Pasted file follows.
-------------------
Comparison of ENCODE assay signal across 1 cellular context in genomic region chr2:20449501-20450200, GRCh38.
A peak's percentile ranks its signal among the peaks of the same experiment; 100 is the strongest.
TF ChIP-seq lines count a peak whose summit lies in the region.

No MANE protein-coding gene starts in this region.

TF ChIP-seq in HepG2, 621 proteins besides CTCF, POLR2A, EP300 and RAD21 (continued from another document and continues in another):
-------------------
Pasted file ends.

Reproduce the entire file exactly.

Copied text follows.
Comparison of ENCODE assay signal across 1 cellular context in genomic region chr2:20449501-20450200, GRCh38.
A peak's percentile ranks its signal among the peaks of the same experiment; 100 is the strongest.
TF ChIP-seq lines count a peak whose summit lies in the region.

No MANE protein-coding gene starts in this region.

TF ChIP-seq in HepG2, 621 proteins besides CTCF, POLR2A, EP300 and RAD21 (continued from another document and continues in another):